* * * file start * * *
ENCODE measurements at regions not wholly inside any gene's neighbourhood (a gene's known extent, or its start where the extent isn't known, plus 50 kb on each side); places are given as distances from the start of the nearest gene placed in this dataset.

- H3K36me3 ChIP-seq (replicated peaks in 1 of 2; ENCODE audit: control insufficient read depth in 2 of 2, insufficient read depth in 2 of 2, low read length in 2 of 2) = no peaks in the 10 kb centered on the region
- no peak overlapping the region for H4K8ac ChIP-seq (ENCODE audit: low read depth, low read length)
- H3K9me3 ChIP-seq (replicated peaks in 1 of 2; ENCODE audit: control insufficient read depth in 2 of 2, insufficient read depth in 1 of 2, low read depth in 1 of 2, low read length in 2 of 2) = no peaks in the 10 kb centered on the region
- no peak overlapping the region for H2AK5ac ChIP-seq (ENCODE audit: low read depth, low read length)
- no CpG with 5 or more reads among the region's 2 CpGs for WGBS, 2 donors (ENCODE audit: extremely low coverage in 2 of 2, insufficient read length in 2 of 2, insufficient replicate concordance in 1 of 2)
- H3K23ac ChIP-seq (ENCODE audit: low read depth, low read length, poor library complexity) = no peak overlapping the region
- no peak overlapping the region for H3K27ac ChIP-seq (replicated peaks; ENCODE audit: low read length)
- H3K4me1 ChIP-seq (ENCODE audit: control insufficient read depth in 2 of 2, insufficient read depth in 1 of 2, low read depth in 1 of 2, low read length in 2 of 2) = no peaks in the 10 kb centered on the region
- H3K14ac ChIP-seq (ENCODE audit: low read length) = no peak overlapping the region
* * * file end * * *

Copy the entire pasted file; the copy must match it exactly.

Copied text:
ENCODE measurements at regions not wholly inside any gene's neighbourhood (a gene's known extent, or its start where the extent isn't known, plus 50 kb on each side); places are given as distances from the start of the nearest gene placed in this dataset.

- H3K36me3 ChIP-seq (replicated peaks in 1 of 2; ENCODE audit: control insufficient read depth in 2 of 2, insufficient read depth in 2 of 2, low read length in 2 of 2) = no peaks in the 10 kb centered on the region
- no peak overlapping the region for H4K8ac ChIP-seq (ENCODE audit: low read depth, low read length)
- H3K9me3 ChIP-seq (replicated peaks in 1 of 2; ENCODE audit: control insufficient read depth in 2 of 2, insufficient read depth in 1 of 2, low read depth in 1 of 2, low read length in 2 of 2) = no peaks in the 10 kb centered on the region
- no peak overlapping the region for H2AK5ac ChIP-seq (ENCODE audit: low read depth, low read length)
- no CpG with 5 or more reads among the region's 2 CpGs for WGBS, 2 donors (ENCODE audit: extremely low coverage in 2 of 2, insufficient read length in 2 of 2, insufficient replicate concordance in 1 of 2)
- H3K23ac ChIP-seq (ENCODE audit: low read depth, low read length, poor library complexity) = no peak overlapping the region
- no peak overlapping the region for H3K27ac ChIP-seq (replicated peaks; ENCODE audit: low read length)
- H3K4me1 ChIP-seq (ENCODE audit: control insufficient read depth in 2 of 2, insufficient read depth in 1 of 2, low read depth in 1 of 2, low read length in 2 of 2) = no peaks in the 10 kb centered on the region
- H3K14ac ChIP-seq (ENCODE audit: low read length) = no peak overlapping the region